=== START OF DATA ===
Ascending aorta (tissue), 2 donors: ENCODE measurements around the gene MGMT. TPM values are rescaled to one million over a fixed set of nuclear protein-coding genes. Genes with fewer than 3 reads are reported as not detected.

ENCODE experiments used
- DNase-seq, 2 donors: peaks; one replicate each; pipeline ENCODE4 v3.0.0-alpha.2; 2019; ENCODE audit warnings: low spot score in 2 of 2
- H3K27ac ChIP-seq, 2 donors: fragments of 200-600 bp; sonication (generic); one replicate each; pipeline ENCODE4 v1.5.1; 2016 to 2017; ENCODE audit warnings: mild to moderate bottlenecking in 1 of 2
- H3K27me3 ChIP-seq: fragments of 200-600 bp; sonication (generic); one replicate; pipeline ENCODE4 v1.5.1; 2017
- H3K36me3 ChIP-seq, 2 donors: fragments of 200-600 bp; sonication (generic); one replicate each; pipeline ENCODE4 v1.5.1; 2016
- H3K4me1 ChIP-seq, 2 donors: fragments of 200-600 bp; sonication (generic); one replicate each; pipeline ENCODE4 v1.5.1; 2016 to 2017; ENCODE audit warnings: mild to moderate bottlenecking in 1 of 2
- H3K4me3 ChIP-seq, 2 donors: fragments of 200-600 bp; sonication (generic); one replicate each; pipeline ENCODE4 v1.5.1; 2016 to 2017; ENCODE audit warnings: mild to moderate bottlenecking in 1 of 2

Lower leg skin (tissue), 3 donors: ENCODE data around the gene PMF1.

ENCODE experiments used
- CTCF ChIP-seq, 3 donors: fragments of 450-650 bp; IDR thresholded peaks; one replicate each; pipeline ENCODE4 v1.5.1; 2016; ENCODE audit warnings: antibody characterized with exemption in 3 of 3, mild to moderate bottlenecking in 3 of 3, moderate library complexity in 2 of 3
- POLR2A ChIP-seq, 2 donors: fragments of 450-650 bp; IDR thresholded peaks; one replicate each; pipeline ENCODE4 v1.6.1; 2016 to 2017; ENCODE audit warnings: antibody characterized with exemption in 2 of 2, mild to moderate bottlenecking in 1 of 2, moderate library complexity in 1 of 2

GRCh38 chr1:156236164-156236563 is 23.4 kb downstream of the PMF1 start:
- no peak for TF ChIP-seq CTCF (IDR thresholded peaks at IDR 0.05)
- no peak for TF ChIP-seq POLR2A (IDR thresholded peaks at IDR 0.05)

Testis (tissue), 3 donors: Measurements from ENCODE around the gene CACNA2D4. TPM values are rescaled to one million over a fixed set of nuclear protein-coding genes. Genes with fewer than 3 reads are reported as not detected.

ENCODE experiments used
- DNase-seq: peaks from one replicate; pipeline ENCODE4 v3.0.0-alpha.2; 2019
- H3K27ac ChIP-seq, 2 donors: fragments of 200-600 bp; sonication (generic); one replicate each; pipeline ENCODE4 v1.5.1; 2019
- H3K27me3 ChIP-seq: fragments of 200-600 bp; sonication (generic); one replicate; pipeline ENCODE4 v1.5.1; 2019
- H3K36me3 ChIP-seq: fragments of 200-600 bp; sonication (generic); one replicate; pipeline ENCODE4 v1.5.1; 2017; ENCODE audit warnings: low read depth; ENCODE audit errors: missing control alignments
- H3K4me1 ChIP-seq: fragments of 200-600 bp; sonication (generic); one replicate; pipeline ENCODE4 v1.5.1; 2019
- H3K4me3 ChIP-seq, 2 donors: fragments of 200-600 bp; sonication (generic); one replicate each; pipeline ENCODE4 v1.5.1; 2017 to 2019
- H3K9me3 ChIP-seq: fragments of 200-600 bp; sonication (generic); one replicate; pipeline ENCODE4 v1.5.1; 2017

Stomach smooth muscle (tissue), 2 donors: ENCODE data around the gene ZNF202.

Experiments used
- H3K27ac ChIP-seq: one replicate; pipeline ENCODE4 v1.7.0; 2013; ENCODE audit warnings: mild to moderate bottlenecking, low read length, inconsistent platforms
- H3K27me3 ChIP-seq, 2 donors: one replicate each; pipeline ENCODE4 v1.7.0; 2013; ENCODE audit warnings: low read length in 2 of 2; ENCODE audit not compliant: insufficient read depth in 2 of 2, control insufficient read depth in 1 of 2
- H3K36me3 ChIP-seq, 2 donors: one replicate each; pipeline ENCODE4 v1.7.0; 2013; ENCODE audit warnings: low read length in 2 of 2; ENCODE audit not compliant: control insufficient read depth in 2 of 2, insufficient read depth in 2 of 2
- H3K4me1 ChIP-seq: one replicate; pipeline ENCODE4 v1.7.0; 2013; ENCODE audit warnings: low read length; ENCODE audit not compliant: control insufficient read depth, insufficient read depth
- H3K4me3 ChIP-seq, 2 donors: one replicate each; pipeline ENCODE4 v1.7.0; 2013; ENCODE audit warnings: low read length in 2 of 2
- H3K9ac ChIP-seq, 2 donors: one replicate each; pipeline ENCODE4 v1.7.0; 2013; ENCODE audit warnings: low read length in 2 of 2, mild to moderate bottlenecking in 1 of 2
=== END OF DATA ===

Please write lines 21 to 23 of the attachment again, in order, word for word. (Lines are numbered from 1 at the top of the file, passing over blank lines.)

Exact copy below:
- H3K36me3 ChIP-seq: fragments of 200-600 bp; sonication (generic); one replicate; pipeline ENCODE4 v1.5.1; 2017; ENCODE audit warnings: low read depth; ENCODE audit errors: missing control alignments
- H3K4me1 ChIP-seq: fragments of 200-600 bp; sonication (generic); one replicate; pipeline ENCODE4 v1.5.1; 2019
- H3K4me3 ChIP-seq, 2 donors: fragments of 200-600 bp; sonication (generic); one replicate each; pipeline ENCODE4 v1.5.1; 2017 to 2019